On Monday, July 29, people left offices in Addis Ababa and other Ethiopian cities to head outside and take place in the world’s largest tree-planting campaign. In 12 hours, according to a government official, the country managed to plant 353,633,660 trees.
In an ambitious campaign called Green Legacy, the country aims to plant 4 billion indigenous trees this summer, more than 40 seedlings per citizen. Yesterday’s effort crushed the world record for the number of trees planted in a single day: 50 million trees were planted in one day in India in 2016.
“I think Ethiopia is one of only a few countries [that] are very invested in getting trees back in the landscape,” says Fred Stolle, deputy director of forests at the nonprofit World Resources Institute. “They’ve gotten to a very bad place. And so they really see the value.” The country is already seeing the negative effects of climate change, including severe droughts and flash floods that have forced people in some areas to move and caused food shortages.
At an even more massive scale, if billions of trees are planted globally, it could have a significant impact on the climate: One recent study mapped out all of the places where trees could be planted, and calculated that reforesting those areas could capture as much as two-thirds of the carbon that humans have emitted since the Industrial Revolution.
Other areas, from China to other parts of Africa, are also pursuing mass tree-planting campaigns. Planting the trees isn’t the final solution; after seedlings go in the ground, they also have to stay alive. “Nurturing is absolutely critical, especially for the first year or two,” says Tesfay Woldemariam, a research associate at World Resources Institute who is originally from Ethiopia. The country’s work to plant trees this summer is meant to take advantage of the rainy season—assuming that rains come—but that doesn’t guarantee that trees will survive, especially in more degraded areas. Strategically picking species by working with local communities can help. If trees bear edible fruit, for example, people living nearby have more incentive to care for the seedlings. “It is good to plant trees, but it’s even better if those are trees that people really like and want to have, because then they will themselves take care of them,” says Stolle.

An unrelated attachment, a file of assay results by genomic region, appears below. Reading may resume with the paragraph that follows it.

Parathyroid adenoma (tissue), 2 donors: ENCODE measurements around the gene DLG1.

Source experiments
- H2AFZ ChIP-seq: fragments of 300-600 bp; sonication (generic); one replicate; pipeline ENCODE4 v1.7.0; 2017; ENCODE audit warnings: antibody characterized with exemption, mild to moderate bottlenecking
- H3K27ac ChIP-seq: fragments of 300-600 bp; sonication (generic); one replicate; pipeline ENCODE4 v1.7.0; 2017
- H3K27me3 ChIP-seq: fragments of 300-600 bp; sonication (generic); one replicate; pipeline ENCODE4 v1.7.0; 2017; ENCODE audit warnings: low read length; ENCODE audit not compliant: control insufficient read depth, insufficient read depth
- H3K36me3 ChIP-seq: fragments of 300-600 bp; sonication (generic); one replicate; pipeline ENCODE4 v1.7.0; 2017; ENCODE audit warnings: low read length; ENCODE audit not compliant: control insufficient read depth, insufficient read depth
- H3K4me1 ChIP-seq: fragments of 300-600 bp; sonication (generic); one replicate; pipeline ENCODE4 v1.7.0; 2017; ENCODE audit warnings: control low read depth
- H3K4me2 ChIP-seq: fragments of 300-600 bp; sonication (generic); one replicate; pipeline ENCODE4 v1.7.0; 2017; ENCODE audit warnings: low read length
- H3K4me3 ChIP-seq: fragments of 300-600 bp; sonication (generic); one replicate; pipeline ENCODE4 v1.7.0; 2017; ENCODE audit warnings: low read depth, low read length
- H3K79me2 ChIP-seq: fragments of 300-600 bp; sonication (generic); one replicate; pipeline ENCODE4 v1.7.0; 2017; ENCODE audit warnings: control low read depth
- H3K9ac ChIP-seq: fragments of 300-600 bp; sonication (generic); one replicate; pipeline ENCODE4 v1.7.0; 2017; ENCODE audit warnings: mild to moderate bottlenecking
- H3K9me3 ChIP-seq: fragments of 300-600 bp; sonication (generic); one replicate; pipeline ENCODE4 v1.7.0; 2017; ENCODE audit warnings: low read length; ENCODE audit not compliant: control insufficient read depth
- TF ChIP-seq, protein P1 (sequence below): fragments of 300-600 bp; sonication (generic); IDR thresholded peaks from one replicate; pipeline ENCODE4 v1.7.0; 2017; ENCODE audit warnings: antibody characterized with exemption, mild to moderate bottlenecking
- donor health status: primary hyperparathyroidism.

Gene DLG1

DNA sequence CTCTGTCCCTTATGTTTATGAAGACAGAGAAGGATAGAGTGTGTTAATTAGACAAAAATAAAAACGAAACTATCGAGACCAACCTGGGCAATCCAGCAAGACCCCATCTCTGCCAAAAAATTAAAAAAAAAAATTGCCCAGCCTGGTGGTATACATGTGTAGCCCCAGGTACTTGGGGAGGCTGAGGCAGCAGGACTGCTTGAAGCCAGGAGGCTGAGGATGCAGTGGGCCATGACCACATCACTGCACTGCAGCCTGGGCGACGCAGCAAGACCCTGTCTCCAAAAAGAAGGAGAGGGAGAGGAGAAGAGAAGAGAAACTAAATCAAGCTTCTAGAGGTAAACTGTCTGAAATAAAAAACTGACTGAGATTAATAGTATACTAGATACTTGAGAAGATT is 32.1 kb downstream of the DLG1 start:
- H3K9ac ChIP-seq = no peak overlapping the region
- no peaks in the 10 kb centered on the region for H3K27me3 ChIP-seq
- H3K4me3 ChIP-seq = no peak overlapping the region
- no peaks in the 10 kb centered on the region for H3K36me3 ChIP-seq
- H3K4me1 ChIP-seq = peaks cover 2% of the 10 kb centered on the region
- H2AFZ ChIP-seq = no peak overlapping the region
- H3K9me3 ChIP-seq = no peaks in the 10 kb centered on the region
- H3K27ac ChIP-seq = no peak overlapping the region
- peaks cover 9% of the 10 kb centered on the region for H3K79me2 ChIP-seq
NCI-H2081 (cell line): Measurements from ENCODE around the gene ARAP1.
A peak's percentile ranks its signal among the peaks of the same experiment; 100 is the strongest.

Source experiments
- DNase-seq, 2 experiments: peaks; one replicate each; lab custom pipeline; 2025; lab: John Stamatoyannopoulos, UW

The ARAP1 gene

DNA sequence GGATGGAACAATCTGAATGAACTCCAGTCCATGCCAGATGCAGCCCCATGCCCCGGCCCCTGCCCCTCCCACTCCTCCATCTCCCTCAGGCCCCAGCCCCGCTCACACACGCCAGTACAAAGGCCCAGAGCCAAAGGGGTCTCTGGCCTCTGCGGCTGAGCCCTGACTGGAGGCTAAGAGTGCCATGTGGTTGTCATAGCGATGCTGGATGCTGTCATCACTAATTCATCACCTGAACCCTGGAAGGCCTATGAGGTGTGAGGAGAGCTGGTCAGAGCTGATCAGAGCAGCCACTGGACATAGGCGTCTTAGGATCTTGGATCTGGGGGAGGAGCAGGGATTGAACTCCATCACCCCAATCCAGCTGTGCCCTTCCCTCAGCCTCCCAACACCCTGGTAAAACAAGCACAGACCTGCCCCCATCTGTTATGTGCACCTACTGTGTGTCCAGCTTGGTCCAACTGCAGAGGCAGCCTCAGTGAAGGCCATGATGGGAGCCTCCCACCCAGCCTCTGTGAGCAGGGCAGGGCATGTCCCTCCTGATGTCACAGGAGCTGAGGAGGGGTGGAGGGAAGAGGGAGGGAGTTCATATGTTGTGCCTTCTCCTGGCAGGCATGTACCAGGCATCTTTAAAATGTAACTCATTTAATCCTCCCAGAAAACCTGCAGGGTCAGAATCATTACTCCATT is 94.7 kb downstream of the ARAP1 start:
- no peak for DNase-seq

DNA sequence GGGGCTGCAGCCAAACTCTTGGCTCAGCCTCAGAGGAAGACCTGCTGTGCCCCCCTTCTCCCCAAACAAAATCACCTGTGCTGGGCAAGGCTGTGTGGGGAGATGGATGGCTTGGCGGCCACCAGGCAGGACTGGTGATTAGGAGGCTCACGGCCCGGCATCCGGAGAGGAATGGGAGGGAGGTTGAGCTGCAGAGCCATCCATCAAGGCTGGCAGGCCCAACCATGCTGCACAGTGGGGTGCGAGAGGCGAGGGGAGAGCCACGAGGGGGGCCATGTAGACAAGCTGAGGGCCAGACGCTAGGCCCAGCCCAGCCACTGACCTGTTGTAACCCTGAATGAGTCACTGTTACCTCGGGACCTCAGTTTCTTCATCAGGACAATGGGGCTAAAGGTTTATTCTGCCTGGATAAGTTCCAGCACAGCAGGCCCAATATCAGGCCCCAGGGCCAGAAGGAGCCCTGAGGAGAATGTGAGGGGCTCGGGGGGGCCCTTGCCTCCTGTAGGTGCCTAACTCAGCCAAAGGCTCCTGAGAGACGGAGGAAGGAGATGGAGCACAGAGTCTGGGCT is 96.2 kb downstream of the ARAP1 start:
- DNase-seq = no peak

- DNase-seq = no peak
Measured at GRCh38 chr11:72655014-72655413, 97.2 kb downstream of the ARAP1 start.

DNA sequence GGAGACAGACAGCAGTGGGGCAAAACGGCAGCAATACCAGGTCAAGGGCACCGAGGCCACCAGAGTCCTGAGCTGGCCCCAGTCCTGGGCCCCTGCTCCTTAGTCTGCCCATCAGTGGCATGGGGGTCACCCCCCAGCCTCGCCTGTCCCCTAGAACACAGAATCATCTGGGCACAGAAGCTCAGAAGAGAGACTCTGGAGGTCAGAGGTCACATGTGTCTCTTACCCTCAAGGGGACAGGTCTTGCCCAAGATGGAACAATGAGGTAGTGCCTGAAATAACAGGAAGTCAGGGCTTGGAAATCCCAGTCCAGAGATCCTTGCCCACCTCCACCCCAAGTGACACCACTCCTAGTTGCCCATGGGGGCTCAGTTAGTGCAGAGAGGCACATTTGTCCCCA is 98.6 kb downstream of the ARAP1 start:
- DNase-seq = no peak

Stolle says that tree plantations might make sense in more populated areas if they can help avoid deforestation elsewhere, though some other mass tree planting campaigns have been criticized for focusing on single species. The biggest climate benefits, and benefits for local wildlife, come from restoring diverse forests that are similar to the forests that once existed. In Ethiopia, a third of the country was covered in forests 100 years ago. By the 2000s, that number had shrunk to 4%.
World Resources Institute is now working on research that the Ethiopian government can use to plant more strategically, mapping out in detail where trees can grow and what kinds of trees make the most sense for certain areas based on the soil, rainfall, altitude, community priorities, and other conditions. “The intention is ultimately to provide them with the tools for all regions,” says Stolle.